Creative Writing at The New School

In our first poetry forum of the semester, Danielle Pafunda, author of Maneater and My Zorba and Peter Davis, author of Poetry! Poetry! Poetry! and Tina, inspired the audience with wit and humor.  In the words of our own David Lehman: "Peter Davis and Danielle Pafunda complemented one another beautifully: two minds divided by gender, united by intelligence and sensibility. There is much talk about gender and poetry. Listening to these two poets, back to back, you think you are hearing a shared voice -- attractively intelligent and adult -- from distinctly masculine and feminine points of view. It is as instructive as it is entertaining. Both poets write funny. They make you laugh and they make you realize that a genuine laugh can be as great as an epiphany. What a lovely evening Laura Cronk moderated, don't you think?"

Manhater by Danielle PafundaDanielle's Natural History Rape Museum dissects violence and our culture to accept it as part of our society.  “It feels good," said Danielle, "to conduct the world’s violence on the page. It’s my response to violence without doing or incurring violence. It’s how I navigate through it.”

When Peter Davis, who had the audience roaring in laughter, was asked about how and why he uses humor in his poems, he said, “Writing is boring. Humor makes it fun. In this nasty world we live in, humor is a way to cope with it. “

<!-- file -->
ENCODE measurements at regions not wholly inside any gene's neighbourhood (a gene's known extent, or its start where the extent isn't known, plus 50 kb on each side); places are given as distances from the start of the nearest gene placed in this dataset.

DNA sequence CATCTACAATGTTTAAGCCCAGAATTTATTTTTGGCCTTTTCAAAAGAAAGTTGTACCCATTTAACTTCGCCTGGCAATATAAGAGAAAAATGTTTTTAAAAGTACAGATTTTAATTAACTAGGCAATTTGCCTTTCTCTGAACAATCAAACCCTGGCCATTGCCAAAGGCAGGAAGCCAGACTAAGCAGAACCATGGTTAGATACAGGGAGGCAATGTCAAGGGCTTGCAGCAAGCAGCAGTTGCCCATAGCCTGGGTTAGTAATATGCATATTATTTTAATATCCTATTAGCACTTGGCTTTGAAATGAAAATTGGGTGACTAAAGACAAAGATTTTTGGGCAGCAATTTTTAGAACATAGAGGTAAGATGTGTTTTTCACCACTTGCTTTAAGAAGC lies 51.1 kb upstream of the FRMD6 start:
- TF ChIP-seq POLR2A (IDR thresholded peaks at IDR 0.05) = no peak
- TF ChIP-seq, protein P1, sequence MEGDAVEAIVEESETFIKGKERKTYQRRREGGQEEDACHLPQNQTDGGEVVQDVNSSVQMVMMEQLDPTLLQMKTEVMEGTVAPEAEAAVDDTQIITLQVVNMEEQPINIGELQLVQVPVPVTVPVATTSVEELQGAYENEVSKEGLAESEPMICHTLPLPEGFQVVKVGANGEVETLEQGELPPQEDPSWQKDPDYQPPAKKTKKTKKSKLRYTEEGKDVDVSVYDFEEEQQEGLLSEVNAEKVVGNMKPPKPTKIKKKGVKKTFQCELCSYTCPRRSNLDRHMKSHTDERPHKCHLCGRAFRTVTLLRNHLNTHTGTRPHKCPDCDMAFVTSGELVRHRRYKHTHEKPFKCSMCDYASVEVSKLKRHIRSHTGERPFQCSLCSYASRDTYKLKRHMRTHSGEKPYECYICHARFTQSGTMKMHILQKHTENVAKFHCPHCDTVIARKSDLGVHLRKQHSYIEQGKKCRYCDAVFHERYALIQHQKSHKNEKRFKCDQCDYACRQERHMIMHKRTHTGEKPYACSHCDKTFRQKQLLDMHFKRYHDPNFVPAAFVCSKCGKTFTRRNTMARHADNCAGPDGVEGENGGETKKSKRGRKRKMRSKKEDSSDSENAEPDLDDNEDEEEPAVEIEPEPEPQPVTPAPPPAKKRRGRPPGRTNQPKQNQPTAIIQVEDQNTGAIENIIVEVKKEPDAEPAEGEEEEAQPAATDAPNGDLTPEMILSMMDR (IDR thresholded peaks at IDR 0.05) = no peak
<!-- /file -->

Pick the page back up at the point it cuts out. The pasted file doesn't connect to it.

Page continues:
Words of wisdom?Tina by Peter Davis

Danielle Pafunda: "Look for a press that will make your work beautiful. Don’t worry about contests, finding the chic or right press. Also, children make for great material. So if you face a creative block, just borrow some children!

Peter Davis: "Know your contemporaries."


Danielle Pafunda's books include Manhater, Iatrogenic: Their Testimonies, My Zorba, and Pretty Young ThingA fifth collection Natural History Rape Museum will be out from Bloof Books in Fall 2013. Her work appears inDenver Quarterly, Fairy Tale Review, Fence, Kenyon Review and The Huffington Post. 

Peter Davis is a poet and musician from Indiana. His first book of poetry is Hitler’s Mustache and he co-edited Poet’s Bookshelf: Contemporary Poets on Books That Shaped Their Art and Poet’s Bookshelf II. He teaches English at Ball State University.

Moderated by Laura Cronk, associate director, the School of Writing.


About The Author

Founded in Greenwich Village in 1931, Creative Writing at The New School continues to promote, engender, and shape innovative literature.